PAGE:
If you ask hardcore zealots why they like Trump, jaws tighten and brows furrow. The answer, if you get one, is that he says what he thinks and makes the world respect us. Or, he’s a successful businessman who will make us better off. These rock-solid beliefs impel them to the polls.

At the other extreme, on a stop in New York, I doubt anyone at the noisy table near me at The Ribbon on the Upper Westside likes Trump. But I’m guessing. The three young couples’ raucous banter was limited to their high-paying techie jobs, their newest toys, and who lusted after whom.

I knew they traveled because of the European restaurants they mispronounced. Yet none of these would-be masters of the universe seemed aware that countries they visit face existential crises because of quixotic policy from America’s Crazytown. People like them are less likely to vote.

It’s a tossup. Trump might be the shock treatment America needed. In November, sentient citizens might begin choosing leaders who understand nature – and human nature. You can’t drain swamps, which are a vital part of ecological balance, but you can prevent reptiles from taking them over.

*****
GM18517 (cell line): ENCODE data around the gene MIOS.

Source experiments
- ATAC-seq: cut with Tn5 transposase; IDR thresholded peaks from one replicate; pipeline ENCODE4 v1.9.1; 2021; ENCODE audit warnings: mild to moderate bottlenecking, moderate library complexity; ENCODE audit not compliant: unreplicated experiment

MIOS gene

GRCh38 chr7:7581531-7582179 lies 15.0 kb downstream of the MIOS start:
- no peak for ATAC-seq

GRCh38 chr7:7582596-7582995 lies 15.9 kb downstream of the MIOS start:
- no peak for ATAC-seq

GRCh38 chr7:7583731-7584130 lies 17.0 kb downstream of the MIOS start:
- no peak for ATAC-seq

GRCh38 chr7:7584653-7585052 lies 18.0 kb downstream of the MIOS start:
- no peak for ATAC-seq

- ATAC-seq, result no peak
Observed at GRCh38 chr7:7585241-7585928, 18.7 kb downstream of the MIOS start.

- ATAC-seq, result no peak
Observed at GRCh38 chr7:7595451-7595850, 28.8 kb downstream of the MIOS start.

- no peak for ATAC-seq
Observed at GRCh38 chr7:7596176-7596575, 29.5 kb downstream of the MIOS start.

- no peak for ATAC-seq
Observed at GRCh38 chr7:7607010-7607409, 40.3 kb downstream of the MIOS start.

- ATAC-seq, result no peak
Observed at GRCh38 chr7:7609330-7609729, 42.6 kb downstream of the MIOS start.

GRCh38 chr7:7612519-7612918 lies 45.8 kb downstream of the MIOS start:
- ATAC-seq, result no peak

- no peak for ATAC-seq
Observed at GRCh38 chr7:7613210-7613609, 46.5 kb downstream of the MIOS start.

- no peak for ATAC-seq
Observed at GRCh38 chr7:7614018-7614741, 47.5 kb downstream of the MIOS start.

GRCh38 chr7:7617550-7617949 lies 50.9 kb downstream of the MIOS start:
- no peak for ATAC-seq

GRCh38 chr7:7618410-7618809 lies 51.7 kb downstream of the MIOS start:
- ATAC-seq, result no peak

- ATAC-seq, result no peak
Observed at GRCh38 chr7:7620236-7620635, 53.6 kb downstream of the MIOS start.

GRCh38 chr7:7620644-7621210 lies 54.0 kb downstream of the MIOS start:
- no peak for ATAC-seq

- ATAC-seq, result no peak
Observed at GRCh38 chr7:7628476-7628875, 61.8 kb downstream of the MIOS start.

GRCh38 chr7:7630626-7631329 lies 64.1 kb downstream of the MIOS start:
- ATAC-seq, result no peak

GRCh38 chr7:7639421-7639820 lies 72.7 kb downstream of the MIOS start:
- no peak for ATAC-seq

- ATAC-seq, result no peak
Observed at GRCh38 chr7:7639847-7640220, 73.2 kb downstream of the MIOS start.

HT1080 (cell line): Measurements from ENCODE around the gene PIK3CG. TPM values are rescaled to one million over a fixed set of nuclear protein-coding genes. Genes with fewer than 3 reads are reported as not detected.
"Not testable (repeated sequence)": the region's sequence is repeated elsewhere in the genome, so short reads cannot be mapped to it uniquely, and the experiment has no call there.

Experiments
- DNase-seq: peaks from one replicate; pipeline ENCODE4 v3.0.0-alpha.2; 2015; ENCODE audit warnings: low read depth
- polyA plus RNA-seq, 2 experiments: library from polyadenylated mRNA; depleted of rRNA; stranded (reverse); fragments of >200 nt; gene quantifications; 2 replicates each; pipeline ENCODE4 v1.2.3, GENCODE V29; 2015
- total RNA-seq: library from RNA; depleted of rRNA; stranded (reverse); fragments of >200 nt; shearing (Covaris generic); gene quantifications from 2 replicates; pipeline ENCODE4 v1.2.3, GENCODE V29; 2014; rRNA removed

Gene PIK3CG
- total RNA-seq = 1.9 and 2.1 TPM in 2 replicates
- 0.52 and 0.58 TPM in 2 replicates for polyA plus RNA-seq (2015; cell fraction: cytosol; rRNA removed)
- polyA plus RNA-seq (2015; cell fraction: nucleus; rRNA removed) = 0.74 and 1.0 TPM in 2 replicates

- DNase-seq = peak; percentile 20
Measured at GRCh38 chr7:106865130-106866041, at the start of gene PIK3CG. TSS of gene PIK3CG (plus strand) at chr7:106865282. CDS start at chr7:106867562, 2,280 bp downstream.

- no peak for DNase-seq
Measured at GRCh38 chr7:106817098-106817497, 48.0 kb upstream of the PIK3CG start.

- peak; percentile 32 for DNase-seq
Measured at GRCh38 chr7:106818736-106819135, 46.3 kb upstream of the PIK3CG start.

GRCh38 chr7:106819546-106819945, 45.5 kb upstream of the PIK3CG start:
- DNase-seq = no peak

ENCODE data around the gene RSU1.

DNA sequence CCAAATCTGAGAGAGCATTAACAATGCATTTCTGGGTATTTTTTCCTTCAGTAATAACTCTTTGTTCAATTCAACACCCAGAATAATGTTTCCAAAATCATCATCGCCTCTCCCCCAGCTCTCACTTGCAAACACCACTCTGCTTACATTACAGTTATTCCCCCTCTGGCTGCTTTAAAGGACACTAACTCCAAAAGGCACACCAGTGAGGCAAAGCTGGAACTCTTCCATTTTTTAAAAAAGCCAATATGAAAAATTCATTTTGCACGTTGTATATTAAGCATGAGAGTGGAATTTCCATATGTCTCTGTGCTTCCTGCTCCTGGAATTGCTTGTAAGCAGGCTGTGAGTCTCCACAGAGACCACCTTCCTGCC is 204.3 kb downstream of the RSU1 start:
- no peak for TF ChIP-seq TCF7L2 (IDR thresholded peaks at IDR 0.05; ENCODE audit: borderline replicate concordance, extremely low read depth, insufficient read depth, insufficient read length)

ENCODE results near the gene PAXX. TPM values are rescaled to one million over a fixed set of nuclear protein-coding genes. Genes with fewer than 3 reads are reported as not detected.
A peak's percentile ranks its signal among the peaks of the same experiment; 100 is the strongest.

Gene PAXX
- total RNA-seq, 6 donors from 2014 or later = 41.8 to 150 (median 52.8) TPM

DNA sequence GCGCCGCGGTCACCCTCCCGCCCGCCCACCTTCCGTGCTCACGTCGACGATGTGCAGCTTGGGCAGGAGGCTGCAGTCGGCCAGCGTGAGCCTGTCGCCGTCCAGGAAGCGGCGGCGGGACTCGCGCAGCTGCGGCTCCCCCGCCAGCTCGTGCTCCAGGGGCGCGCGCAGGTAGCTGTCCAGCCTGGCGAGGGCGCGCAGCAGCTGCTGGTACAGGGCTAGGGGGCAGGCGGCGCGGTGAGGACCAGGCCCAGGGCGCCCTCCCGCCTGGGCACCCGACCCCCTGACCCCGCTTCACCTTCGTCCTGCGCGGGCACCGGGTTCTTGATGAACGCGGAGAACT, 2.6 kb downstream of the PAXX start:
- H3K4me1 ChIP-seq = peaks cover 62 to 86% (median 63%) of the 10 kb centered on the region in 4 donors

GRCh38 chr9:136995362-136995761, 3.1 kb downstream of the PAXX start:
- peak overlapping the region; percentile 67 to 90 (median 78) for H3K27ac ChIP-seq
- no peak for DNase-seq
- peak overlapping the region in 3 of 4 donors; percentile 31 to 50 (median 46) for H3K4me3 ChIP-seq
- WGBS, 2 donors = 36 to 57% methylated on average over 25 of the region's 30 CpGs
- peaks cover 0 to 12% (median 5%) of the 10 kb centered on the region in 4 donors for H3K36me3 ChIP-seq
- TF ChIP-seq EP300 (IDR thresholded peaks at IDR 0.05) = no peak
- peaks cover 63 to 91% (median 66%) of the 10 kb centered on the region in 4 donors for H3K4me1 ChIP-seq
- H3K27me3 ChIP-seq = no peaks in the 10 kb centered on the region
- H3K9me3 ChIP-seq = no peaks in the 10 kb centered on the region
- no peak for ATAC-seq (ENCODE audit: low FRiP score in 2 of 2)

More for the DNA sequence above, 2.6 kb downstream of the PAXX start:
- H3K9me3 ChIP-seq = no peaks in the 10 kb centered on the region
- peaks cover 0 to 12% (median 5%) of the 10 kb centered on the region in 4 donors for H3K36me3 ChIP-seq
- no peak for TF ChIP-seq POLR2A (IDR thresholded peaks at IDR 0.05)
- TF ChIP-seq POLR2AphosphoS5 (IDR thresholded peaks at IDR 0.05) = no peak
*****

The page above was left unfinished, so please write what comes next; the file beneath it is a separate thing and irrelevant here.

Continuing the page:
The overriding question is whether the right-wing “libertarian” plan to make America ignorant has already achieved its goal. We’ll have an answer in November’s referendumb.

Assuming all is not lost – it likely isn’t – it seems past time to consider the après-Trump. As I bat this out, I keep hearing those Crosby, Stills and Nash lyrics from 1970: “Teach your children well.” That line resonated loudly with me back then after three years of reporting mayhem across Africa.

Notable differences aside, we might learn from so many post-colonial African states that started out with such promise: functioning democracies, balanced books, populations inured to hard work, and a history of old civilizations like Great Zimbabwe, the Kongo kingdoms, and the Mali Empire.

I repeatedly asked U.S. diplomats why education was missing from foreign aid. That, they invariably replied, was too long-term. America wanted to rent friends with big flashy “development” projects that entrenched corruption but bought U.N. votes to thwart the Soviet Union.

The result was inevitable. Dictators diverted billions to European properties and foreign bank accounts. They educated military officers and a political elite to suppress populations that were taught just enough to keep societies functioning as, to use Trump’s term, shitholes.

The Congo, at independence in 1960, had six university graduates. Belgian colonial schools had taught a lot about Belgium and simple skills to equip low-level civil servants. Imagine how many brilliant minds were wasted in a vast nation of incalculable mineral wealth and rich farmland.

Closer to the point, look at Finland today. Its middling schools became the world’s best when all education was made public. Rich and poor kids alike learn to think, to ask questions, to use their imaginations, and to understand global realities beyond their own line of sight. America, in contrast, ranks 51st worldwide in literacy.